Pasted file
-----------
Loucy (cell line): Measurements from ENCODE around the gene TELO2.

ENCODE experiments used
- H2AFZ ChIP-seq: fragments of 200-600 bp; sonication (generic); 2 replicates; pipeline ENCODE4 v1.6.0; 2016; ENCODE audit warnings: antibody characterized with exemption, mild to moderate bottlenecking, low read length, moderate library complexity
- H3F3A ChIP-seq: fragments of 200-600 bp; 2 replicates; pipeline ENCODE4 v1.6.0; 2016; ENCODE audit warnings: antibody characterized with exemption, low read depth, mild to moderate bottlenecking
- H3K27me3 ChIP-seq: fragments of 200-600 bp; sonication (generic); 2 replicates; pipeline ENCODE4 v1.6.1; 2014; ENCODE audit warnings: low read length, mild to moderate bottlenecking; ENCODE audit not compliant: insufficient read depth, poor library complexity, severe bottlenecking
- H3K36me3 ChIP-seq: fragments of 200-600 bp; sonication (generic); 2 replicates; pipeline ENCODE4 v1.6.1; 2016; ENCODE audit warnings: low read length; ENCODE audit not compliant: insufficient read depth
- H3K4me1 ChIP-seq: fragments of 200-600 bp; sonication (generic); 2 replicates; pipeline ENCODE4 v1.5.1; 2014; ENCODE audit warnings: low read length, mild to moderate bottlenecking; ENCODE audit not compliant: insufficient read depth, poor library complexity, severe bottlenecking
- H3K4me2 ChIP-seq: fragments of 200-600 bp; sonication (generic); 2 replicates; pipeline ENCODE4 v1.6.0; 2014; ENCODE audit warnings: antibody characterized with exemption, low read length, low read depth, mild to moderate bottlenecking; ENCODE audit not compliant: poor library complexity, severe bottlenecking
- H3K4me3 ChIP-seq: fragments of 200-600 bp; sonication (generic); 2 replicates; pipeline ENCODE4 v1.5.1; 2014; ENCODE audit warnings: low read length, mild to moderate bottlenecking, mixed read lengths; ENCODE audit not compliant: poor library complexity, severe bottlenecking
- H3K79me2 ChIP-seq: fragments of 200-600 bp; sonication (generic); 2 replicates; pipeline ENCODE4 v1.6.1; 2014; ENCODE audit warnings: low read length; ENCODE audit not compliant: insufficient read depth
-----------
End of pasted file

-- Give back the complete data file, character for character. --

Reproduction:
Loucy (cell line): Measurements from ENCODE around the gene TELO2.

ENCODE experiments used
- H2AFZ ChIP-seq: fragments of 200-600 bp; sonication (generic); 2 replicates; pipeline ENCODE4 v1.6.0; 2016; ENCODE audit warnings: antibody characterized with exemption, mild to moderate bottlenecking, low read length, moderate library complexity
- H3F3A ChIP-seq: fragments of 200-600 bp; 2 replicates; pipeline ENCODE4 v1.6.0; 2016; ENCODE audit warnings: antibody characterized with exemption, low read depth, mild to moderate bottlenecking
- H3K27me3 ChIP-seq: fragments of 200-600 bp; sonication (generic); 2 replicates; pipeline ENCODE4 v1.6.1; 2014; ENCODE audit warnings: low read length, mild to moderate bottlenecking; ENCODE audit not compliant: insufficient read depth, poor library complexity, severe bottlenecking
- H3K36me3 ChIP-seq: fragments of 200-600 bp; sonication (generic); 2 replicates; pipeline ENCODE4 v1.6.1; 2016; ENCODE audit warnings: low read length; ENCODE audit not compliant: insufficient read depth
- H3K4me1 ChIP-seq: fragments of 200-600 bp; sonication (generic); 2 replicates; pipeline ENCODE4 v1.5.1; 2014; ENCODE audit warnings: low read length, mild to moderate bottlenecking; ENCODE audit not compliant: insufficient read depth, poor library complexity, severe bottlenecking
- H3K4me2 ChIP-seq: fragments of 200-600 bp; sonication (generic); 2 replicates; pipeline ENCODE4 v1.6.0; 2014; ENCODE audit warnings: antibody characterized with exemption, low read length, low read depth, mild to moderate bottlenecking; ENCODE audit not compliant: poor library complexity, severe bottlenecking
- H3K4me3 ChIP-seq: fragments of 200-600 bp; sonication (generic); 2 replicates; pipeline ENCODE4 v1.5.1; 2014; ENCODE audit warnings: low read length, mild to moderate bottlenecking, mixed read lengths; ENCODE audit not compliant: poor library complexity, severe bottlenecking
- H3K79me2 ChIP-seq: fragments of 200-600 bp; sonication (generic); 2 replicates; pipeline ENCODE4 v1.6.1; 2014; ENCODE audit warnings: low read length; ENCODE audit not compliant: insufficient read depth